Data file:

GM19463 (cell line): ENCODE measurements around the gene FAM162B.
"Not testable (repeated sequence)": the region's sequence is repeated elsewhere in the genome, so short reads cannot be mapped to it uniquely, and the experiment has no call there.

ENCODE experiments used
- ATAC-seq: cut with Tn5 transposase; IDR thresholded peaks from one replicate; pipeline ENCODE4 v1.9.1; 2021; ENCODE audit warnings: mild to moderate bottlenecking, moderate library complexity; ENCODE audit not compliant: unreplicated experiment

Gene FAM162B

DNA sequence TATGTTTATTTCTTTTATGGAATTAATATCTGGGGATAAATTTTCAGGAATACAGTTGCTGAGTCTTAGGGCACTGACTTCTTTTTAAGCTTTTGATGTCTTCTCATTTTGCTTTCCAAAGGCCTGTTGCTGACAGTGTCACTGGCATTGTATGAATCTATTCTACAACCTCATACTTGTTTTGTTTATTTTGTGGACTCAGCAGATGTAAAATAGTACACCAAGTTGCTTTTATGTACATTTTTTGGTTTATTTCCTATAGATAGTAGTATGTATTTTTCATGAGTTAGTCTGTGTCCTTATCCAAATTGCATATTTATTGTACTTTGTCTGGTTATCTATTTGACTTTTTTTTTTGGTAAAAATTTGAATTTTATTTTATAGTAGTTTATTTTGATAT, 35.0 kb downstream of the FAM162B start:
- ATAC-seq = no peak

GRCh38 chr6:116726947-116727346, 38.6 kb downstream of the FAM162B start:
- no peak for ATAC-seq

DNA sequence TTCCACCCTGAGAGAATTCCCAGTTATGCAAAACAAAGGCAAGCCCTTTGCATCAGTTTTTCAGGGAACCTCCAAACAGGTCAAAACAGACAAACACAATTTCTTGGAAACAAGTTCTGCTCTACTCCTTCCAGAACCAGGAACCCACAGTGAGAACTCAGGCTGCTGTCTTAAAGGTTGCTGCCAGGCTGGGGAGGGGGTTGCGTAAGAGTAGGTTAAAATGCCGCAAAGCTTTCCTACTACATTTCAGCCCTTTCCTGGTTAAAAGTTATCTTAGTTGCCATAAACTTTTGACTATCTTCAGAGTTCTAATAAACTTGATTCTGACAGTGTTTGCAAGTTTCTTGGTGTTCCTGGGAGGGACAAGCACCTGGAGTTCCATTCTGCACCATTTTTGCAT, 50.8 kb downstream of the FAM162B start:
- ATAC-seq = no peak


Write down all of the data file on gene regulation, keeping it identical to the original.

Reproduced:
GM19463 (cell line): ENCODE measurements around the gene FAM162B.
"Not testable (repeated sequence)": the region's sequence is repeated elsewhere in the genome, so short reads cannot be mapped to it uniquely, and the experiment has no call there.

ENCODE experiments used
- ATAC-seq: cut with Tn5 transposase; IDR thresholded peaks from one replicate; pipeline ENCODE4 v1.9.1; 2021; ENCODE audit warnings: mild to moderate bottlenecking, moderate library complexity; ENCODE audit not compliant: unreplicated experiment

Gene FAM162B

DNA sequence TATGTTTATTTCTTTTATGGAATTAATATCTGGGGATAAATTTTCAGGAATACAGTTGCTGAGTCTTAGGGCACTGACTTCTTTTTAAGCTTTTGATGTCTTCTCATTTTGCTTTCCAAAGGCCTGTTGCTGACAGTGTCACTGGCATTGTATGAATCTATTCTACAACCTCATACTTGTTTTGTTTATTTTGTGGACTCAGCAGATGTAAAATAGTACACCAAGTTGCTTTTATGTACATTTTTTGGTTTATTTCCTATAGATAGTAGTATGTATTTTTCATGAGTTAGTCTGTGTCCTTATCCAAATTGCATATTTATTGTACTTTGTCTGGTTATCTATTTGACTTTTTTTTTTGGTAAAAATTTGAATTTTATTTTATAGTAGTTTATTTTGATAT, 35.0 kb downstream of the FAM162B start:
- ATAC-seq = no peak

GRCh38 chr6:116726947-116727346, 38.6 kb downstream of the FAM162B start:
- no peak for ATAC-seq

DNA sequence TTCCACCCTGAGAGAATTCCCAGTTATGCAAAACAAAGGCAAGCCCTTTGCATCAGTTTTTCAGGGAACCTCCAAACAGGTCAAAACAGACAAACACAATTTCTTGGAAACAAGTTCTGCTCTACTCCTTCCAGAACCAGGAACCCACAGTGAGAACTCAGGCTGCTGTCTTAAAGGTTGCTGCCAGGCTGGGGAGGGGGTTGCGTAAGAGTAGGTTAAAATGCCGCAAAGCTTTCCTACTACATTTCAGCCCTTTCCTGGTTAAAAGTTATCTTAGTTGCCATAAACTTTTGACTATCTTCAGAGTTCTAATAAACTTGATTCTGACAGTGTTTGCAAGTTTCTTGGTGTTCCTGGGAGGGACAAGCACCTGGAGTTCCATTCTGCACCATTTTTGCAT, 50.8 kb downstream of the FAM162B start:
- ATAC-seq = no peak